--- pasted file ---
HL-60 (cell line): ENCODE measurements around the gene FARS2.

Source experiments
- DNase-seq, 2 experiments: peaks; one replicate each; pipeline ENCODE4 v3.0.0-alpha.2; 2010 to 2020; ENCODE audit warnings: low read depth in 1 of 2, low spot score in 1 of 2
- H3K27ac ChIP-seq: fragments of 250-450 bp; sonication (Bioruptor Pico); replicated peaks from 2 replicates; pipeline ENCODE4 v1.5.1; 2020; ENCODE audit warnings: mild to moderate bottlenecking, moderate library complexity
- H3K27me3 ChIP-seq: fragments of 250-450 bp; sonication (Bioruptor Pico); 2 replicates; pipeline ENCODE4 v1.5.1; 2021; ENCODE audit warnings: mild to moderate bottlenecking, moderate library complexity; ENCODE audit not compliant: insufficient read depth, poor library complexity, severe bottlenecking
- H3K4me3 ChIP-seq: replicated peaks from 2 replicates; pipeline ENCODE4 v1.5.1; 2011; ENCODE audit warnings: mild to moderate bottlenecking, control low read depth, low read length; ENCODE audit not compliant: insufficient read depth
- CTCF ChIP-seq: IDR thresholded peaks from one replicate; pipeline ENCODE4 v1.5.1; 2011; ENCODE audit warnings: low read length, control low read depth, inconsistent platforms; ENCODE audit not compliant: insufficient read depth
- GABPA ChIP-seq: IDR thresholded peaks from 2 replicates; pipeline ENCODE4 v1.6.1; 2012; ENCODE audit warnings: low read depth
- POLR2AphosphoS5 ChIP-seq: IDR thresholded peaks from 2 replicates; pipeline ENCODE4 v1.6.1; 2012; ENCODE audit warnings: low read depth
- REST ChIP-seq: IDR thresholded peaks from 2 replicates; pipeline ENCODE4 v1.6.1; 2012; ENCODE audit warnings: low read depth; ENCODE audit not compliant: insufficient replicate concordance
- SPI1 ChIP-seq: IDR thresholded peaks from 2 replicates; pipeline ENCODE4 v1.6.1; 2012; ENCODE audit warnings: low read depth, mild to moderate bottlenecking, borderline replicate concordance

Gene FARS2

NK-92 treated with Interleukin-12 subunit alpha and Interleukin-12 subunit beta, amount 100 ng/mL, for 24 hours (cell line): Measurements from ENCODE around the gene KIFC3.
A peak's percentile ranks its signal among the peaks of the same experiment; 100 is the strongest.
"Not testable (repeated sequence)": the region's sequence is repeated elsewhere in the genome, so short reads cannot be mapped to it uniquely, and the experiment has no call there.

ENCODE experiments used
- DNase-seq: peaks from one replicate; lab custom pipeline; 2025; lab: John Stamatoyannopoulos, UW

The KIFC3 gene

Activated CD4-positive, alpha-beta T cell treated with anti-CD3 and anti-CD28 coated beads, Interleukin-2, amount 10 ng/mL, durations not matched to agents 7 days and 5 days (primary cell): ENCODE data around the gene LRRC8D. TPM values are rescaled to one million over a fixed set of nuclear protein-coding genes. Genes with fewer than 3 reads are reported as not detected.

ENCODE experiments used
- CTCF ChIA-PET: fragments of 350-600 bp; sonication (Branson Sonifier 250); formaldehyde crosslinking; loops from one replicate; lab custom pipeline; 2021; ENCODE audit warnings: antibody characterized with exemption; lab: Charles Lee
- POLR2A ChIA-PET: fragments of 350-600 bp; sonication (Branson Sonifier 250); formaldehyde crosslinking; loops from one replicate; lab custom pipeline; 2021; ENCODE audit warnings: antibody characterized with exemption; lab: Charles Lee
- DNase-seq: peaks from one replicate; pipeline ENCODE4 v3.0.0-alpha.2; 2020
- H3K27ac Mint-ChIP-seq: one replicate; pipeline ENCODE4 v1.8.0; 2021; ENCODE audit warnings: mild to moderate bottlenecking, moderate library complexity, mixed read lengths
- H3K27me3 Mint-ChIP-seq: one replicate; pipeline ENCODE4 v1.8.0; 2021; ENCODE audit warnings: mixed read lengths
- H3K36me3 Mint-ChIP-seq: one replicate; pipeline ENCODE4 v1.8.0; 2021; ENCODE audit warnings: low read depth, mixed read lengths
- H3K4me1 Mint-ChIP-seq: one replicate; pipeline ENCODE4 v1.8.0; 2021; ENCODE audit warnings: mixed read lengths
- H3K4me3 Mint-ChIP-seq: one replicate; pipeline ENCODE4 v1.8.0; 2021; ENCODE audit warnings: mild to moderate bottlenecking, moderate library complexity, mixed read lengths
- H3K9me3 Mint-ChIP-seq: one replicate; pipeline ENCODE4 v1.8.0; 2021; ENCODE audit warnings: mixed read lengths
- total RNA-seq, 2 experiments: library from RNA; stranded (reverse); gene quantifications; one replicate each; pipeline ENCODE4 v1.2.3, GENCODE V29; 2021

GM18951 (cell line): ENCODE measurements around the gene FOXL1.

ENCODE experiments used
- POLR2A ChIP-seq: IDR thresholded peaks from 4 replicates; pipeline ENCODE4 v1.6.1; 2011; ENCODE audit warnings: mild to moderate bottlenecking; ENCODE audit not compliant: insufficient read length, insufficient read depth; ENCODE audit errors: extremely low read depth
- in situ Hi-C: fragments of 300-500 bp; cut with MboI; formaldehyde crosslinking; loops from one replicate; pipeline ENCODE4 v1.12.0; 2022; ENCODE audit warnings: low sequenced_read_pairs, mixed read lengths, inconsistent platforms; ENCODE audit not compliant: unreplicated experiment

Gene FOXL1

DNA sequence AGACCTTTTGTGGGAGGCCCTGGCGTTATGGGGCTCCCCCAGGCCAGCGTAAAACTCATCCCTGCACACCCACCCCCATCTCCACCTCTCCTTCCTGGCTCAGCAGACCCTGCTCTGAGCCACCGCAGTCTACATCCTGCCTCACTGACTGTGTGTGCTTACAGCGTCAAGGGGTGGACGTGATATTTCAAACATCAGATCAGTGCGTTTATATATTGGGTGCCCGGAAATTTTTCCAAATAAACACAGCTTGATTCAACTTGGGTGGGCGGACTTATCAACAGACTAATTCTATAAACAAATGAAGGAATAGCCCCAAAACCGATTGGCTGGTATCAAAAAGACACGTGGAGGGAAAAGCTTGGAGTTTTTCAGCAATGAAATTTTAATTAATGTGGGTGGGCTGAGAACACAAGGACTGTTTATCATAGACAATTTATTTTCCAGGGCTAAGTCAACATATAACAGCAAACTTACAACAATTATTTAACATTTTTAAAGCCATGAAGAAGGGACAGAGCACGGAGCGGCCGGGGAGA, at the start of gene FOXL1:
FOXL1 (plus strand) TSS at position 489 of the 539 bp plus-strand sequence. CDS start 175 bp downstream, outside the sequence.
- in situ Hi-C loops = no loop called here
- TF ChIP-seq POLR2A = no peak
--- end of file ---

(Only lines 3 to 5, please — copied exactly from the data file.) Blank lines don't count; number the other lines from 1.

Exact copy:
- DNase-seq, 2 experiments: peaks; one replicate each; pipeline ENCODE4 v3.0.0-alpha.2; 2010 to 2020; ENCODE audit warnings: low read depth in 1 of 2, low spot score in 1 of 2
- H3K27ac ChIP-seq: fragments of 250-450 bp; sonication (Bioruptor Pico); replicated peaks from 2 replicates; pipeline ENCODE4 v1.5.1; 2020; ENCODE audit warnings: mild to moderate bottlenecking, moderate library complexity
- H3K27me3 ChIP-seq: fragments of 250-450 bp; sonication (Bioruptor Pico); 2 replicates; pipeline ENCODE4 v1.5.1; 2021; ENCODE audit warnings: mild to moderate bottlenecking, moderate library complexity; ENCODE audit not compliant: insufficient read depth, poor library complexity, severe bottlenecking